After Andrew Jackson defeated Adams in the 1828 presidential election, Webster became a leading opponent of Jackson's domestic policies. He strongly objected to the theory of nullification espoused by John C. Calhoun, and his Second Reply to Hayne speech is widely regarded as one of the greatest speeches ever delivered in Congress. Webster supported Jackson's defiant response to the Nullification Crisis, but broke with the president due to disagreements over the Second Bank of the United States. Webster joined with other Jackson opponents in forming the Whig Party, and unsuccessfully ran in the 1836 presidential election. He supported Harrison in the 1840 presidential election and was appointed secretary of state after Harrison took office. Unlike the other members of Harrison's Cabinet, he continued to serve under President Tyler after Tyler broke with congressional Whigs. As secretary of state, Webster negotiated the Webster–Ashburton Treaty, which settled border disputes with Britain.

Webster returned to the Senate in 1845 and resumed his status as a leading congressional Whig. During the Mexican–American War, he emerged as a leader of the "Cotton Whigs," a faction of Northern Whigs that emphasized good relations with the South over anti-slavery policies. In 1850, President Fillmore appointed Webster as secretary of state, and Webster contributed to the passage of the Compromise of 1850, which settled several territorial issues and enacted a new fugitive slave law. The Compromise proved unpopular in much of the North and undermined Webster's standing in his home state. Webster sought the Whig nomination in the 1852 presidential election, but a split between supporters of Fillmore and Webster led to the nomination of General Winfield Scott. Webster is widely regarded as an important and talented attorney, orator, and politician, but historians and observers have offered mixed opinions on his moral qualities and ability as a national leader.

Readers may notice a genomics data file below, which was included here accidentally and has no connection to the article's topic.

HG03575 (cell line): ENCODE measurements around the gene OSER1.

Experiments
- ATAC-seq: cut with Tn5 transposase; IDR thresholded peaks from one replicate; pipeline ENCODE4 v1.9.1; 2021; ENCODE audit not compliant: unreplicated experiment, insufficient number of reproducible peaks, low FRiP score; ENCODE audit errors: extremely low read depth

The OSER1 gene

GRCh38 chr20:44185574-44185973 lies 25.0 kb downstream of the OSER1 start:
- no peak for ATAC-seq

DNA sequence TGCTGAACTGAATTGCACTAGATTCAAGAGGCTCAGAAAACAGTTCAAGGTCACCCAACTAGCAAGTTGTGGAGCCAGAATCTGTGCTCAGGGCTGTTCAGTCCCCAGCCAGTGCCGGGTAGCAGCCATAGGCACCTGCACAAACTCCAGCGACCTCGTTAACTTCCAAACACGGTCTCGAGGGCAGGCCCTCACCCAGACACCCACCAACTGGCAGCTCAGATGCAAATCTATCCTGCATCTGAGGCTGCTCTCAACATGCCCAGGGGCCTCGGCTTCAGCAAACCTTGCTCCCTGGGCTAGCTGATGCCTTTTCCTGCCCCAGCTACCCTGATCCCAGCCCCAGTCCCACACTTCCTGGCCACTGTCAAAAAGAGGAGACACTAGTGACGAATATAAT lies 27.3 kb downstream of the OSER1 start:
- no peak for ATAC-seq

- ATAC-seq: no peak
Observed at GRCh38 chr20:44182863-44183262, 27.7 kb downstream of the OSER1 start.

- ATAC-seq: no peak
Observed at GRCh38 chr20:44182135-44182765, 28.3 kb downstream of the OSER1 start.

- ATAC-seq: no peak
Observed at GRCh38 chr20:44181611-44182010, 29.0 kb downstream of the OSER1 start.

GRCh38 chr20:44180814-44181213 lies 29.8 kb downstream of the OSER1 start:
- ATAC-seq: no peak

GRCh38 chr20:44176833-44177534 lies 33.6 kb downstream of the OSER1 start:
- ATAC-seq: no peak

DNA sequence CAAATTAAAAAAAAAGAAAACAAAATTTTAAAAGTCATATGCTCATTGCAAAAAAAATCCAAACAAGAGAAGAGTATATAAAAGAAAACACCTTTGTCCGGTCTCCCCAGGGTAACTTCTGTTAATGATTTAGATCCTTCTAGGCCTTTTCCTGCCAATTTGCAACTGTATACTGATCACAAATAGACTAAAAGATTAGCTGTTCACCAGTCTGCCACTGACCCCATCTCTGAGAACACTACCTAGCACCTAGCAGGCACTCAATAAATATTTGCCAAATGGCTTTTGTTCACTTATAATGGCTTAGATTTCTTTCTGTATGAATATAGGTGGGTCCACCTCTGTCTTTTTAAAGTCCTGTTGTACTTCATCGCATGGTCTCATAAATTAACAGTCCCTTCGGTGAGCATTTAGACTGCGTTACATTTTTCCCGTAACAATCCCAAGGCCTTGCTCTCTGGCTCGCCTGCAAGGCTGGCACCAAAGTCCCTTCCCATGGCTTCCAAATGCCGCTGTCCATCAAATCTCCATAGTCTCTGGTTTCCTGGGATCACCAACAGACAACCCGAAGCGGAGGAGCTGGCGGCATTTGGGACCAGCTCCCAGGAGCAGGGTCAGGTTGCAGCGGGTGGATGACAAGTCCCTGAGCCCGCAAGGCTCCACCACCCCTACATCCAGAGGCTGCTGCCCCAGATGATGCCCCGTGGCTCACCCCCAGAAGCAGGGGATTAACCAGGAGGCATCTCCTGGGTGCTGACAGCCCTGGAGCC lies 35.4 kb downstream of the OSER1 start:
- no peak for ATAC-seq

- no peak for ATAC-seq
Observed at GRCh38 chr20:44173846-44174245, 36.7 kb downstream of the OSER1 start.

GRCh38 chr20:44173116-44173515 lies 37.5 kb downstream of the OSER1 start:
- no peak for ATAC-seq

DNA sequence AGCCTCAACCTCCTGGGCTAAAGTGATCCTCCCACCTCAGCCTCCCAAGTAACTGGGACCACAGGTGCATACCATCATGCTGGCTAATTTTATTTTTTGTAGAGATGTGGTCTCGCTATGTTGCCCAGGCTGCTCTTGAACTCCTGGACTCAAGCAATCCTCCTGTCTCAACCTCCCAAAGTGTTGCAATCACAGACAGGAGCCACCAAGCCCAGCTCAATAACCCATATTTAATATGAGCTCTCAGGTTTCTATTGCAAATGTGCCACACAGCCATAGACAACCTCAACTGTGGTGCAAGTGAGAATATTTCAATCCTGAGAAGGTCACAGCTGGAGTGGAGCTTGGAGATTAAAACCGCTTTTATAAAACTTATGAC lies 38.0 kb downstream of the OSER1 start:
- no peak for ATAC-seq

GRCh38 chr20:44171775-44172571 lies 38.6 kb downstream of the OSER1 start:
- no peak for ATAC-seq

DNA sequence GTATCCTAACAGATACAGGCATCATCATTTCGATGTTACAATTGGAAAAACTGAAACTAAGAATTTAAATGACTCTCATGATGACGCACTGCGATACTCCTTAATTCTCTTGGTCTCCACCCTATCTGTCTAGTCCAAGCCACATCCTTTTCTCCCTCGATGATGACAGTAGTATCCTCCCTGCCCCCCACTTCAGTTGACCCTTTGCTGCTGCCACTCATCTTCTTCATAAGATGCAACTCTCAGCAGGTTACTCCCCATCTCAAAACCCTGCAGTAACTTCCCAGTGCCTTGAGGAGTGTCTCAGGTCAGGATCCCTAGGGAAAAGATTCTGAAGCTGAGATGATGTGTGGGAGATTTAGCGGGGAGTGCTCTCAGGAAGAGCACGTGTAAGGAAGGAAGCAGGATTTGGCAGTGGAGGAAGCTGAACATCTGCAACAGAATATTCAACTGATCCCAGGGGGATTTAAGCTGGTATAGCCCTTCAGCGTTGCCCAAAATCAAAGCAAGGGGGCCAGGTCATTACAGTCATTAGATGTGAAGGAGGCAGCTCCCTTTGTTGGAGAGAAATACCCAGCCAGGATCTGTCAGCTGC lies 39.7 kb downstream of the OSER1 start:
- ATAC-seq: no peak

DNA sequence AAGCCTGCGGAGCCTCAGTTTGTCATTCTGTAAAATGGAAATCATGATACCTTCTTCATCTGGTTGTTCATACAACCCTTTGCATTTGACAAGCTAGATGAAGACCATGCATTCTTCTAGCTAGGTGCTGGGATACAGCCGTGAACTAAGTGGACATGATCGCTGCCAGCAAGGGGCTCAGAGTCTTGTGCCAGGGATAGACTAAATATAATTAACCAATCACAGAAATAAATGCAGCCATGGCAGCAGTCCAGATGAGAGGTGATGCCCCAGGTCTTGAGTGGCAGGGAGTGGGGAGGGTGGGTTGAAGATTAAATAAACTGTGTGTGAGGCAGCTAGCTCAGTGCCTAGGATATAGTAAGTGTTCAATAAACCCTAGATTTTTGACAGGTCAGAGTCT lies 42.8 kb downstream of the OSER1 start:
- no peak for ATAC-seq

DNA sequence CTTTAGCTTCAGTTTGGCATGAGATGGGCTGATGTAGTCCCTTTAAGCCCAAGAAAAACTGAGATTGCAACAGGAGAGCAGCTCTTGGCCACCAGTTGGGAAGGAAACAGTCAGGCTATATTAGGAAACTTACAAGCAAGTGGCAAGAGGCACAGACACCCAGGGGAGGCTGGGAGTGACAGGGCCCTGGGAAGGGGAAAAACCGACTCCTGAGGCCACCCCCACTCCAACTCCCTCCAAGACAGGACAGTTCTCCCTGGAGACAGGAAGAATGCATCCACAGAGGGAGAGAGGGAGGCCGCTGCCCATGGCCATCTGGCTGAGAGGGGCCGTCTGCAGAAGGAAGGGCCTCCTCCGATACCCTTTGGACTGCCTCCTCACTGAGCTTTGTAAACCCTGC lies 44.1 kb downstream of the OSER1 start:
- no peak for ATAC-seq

Elam Greeley

Elam Andrew Jackson Greeley (August 13, 1818 - September 13, 1882) was an American businessman and legislator.

Born in Salisbury, New Hampshire, he moved to St. Croix Falls, Wisconsin Territory in 1840. Greeley was in the lumber business. He was the first postmaster of Stillwater, Minnesota and one of the city's founders. He served in the Minnesota Territorial Council 1852 and 1853 and in the Minnesota Territorial House of Representatives in 1857.

Ezekiel A. Straw

Ezekiel Albert Straw (December 30, 1819 – October 23, 1882), was an engineer, businessman, and politician from Manchester, New Hampshire. He was born in Salisbury, but moved with his family to Lowell, Massachusetts, where his father, James B. Straw, was employed at the Appleton Manufacturing Company. Ezekiel A. Straw, eldest of 7 children, attended schools in Lowell before enrolling at Phillips Andover Academy in Andover, where he showed an aptitude for mathematics.